Capital Press October 15, 2014
The Washington Department of Fish and Wildlife hosted a meeting in a Seattle suburb and heard the shooting of a wolf to protect sheep criticized.
LYNNWOOD, Wash. — The east-west divide over how Washington should manage conflicts between ranchers and the state’s growing population of wolves was apparent Tuesday at a meeting in this Seattle suburb.
Speaker after speaker told state Department of Fish and Wildlife officials that game managers shouldn’t have OK’d the shooting of a wolf in August to deter a pack from preying on sheep in Stevens County in northeast Washington.
A week ago at the Stevens County Fairground in Colville, game officials were accused of being slow to stop livestock predation. At the Lynnwood Convention Center, they were charged with being quick to kill wolves at the bidding of ranchers.
Denise Joines, representing a Seattle-based philanthropic conservation group, the Wilderforce Foundation, said the economic contribution of “wildlife watchers” dwarfs that of ranchers who graze their animals on public lands.
“The Department of Fish and Wildlife should focus on serving the interests, both recreational and economic, of the majority of our state’s citizens, not a small extractive industry,” she said.
A sharpshooter from a helicopter killed a breeding female in the Huckleberry Pack on Aug. 23. The department called the Lynnwood and Colville meetings to give residents a chance to vent.
Ania Pastuszewska, of Seattle, called the wolf a symbol of the American West and the August shooting “plain lazy” and an act of “cowardice.”
Hank Seipp said he drove across the state from his home in Spokane because he didn’t have a chance to speak in Colville.
He held prepared remarks laying out his belief that non-lethal means can deter attacks on livestock. Instead of referring to his paper, he turned to look at three department officials and spoke through clenched teeth.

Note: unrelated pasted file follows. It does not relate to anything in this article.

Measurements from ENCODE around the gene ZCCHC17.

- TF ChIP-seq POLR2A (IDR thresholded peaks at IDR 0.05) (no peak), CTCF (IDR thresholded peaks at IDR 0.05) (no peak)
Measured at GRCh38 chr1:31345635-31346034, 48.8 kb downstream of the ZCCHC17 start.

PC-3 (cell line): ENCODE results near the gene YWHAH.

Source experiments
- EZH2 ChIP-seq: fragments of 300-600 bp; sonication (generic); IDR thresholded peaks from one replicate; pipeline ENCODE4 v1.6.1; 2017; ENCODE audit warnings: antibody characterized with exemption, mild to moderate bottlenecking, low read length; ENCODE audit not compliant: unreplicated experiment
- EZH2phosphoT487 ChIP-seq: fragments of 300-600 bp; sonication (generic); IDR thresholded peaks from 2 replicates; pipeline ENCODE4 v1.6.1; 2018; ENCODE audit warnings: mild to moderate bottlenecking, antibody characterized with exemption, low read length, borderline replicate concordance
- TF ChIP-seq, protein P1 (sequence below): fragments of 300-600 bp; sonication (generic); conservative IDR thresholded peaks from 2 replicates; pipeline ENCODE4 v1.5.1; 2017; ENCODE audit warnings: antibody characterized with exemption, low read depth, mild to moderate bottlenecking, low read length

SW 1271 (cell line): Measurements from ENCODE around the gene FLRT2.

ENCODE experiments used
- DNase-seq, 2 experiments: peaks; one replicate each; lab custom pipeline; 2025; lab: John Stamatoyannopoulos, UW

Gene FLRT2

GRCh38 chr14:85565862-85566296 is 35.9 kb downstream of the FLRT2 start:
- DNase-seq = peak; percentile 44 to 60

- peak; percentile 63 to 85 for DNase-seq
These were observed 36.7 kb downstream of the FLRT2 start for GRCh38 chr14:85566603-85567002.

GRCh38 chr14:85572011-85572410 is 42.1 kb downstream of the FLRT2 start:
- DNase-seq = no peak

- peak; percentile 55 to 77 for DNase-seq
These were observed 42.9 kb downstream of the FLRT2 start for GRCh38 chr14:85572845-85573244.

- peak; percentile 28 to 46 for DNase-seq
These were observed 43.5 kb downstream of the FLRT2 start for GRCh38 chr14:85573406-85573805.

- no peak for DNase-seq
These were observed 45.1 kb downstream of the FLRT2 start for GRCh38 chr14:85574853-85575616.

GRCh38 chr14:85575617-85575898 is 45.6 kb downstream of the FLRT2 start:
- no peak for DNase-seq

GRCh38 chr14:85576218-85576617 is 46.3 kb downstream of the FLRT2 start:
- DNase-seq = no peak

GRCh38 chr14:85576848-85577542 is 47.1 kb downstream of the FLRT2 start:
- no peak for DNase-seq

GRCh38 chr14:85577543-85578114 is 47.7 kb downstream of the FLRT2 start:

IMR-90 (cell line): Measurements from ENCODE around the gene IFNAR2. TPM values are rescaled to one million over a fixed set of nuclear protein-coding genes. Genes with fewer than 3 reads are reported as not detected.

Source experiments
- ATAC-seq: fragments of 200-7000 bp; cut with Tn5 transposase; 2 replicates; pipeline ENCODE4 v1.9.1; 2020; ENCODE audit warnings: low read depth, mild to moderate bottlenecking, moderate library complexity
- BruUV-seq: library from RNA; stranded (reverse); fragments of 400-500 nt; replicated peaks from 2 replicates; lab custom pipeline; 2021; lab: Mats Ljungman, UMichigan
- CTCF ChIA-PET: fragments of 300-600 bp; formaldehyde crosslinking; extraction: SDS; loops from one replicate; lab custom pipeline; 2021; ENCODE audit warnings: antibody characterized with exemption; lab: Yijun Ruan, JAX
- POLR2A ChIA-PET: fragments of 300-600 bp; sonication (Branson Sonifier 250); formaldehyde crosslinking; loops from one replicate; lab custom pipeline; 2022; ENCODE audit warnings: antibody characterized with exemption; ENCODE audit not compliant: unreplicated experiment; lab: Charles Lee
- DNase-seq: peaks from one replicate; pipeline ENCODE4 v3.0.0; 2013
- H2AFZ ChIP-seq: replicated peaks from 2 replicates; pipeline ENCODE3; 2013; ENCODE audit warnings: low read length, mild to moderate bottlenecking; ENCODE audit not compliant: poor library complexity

“We, you, have to do better,” he said.
Afterward, Seipp said he was surprised by his vehemence. “My emotions got the better of me over this subject,” he said.
About 100 people came to the Lynnwood meeting and heard the department’s assistant director, Nate Pamplin, defend the shooting.
He said the Huckleberry Pack had killed 34 sheep grazing in rugged terrain. He said non-lethal efforts to protect the sheep, including patrols by state employees around the flock, didn’t stop wolves from killing and injuring livestock.
The state spent an estimated $53,000 in first tying to protect the flock and then in shooting one wolf.
Many in the audience accused game managers of failing to do enough before resorting to lethal action. The same managers were criticized in Colville for allegedly failing to take action against the wolves.
Tricia M. Cook, of Glacier, said a rancher at the Colville meeting slipped her an unfriendly note accusing her of being a “wolf lover.”
“I’ll take that accusation as a compliment,” she said.
In Lynnwood, south King County resident Bill McCorkle stood out when he applauded the shooting of the wolf.
“These guys are just trying to make a living. They are American farmers,” McCorkle said. “I’m not a wolf-hater. I don’t want to see them all dead. I just don’t want things to get out of hand.”
Washington lists the wolf on the state’s endangered species list. Game officials estimate there are 52 wolves in the state, mostly in northeast Washington.
Game officials say the population is growing rapidly and spreading. They anticipate the wolf population will recovery as soon as 2021.
“Wolves in Washington are here to stay,” Pamplin said to applause.
The department’s carnivore manager, Donny Martorello, said conflicts between wolves and livestock likely will increase.
The Huckleberry Pack caused the department the most trouble last summer.
In Ferry County, the Profanity Pack killed a cow and calf. “This is a pack we’ll have to closely monitor next year,” Pamplin said. “This will be a challenging area for 2015.”